My mother was, and is, a significant influence and inspiration for me. Not many of my students or colleagues know this story, but several years ago, she was diagnosed with and eventually passed away from an aggressive progression of ALS (Amyotrophic Lateral Sclerosis), also known as Lou Gehrig’s Disease (think Ice Bucket Challenge). No offense to other disease-having people, but I am certain ALS is the worst disease anyone can ever have. As she became increasingly ill, she still tried to be my mom even though I had moved into her house to provide daily care when she went on Hospice.
Mom was an elementary school teacher for over 35 years when she retired and she was one of the good ones; as a kid growing up, I never heard her say a negative word about any of her students–even the bad ones. Taking care of her daily as she withered away to nothing, eventually even losing the ability to communicate with me, was the toughest thing I’ve had to experience; I’d describe it as haunting almost. Now, when I come across a difficult situation, I realize that if I could get through the experience with my mom, I can get through anything. There’s no such thing as “having a bad day” after that chapter of my life.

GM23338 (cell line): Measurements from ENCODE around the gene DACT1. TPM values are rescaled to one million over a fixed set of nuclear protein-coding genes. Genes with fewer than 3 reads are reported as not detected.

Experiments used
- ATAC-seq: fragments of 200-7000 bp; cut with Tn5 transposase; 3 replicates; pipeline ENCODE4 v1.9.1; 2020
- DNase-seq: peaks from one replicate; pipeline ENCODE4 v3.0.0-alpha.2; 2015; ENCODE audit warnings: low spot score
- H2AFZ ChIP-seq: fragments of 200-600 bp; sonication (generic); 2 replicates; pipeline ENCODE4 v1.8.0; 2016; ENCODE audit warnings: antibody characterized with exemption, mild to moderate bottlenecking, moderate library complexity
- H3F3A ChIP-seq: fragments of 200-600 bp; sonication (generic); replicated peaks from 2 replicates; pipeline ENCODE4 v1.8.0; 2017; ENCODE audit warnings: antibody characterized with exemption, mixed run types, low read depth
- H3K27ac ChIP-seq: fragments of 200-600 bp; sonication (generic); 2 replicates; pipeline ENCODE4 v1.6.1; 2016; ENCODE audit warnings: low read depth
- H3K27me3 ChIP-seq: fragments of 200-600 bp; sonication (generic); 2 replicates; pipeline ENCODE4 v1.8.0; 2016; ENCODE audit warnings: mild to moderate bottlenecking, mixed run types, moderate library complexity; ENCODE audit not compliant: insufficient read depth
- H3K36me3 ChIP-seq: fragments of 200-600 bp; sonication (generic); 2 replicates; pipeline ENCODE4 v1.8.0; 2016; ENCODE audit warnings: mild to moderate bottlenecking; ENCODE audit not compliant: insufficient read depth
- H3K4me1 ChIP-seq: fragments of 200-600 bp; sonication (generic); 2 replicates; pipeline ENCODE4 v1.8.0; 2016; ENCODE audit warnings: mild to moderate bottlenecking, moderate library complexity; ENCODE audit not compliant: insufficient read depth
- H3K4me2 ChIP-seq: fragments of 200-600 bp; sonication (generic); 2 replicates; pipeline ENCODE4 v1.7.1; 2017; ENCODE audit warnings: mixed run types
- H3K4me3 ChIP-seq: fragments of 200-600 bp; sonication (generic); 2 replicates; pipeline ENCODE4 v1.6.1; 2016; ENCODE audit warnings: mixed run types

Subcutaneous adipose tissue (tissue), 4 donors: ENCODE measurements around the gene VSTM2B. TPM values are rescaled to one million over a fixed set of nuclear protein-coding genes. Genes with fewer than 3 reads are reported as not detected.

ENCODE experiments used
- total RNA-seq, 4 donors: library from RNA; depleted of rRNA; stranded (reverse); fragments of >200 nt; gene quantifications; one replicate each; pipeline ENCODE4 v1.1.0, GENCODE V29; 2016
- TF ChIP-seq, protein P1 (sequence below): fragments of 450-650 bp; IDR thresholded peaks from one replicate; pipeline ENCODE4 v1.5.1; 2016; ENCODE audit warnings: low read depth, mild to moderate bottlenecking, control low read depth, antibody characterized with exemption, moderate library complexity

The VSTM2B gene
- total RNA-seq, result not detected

My classroom superpower is . . .
I don’t really think I have a superpower. Having a superpower would mean that I’m a superhero and superheroes are heroes for thousands if not millions of people. I just try to be a hero for one student a day; sometimes it may be the same student for a few consecutive days if he or she has something going on. Some days it takes humor to be that hero, some days it takes a saying “no” and being a little hard on him or her. Some days it’s a phone call, some days it’s just making eye contact knowing that we’re both on the same page.
Follow Andrew on Twitter… @R’VilleFootball
Do you know an awesome educator dedicated to inspiring and teaching others? If so, please consider nominating them to be featured on WoFo’s Teacher Spotlight Series. You can send their contact information to email@example.com.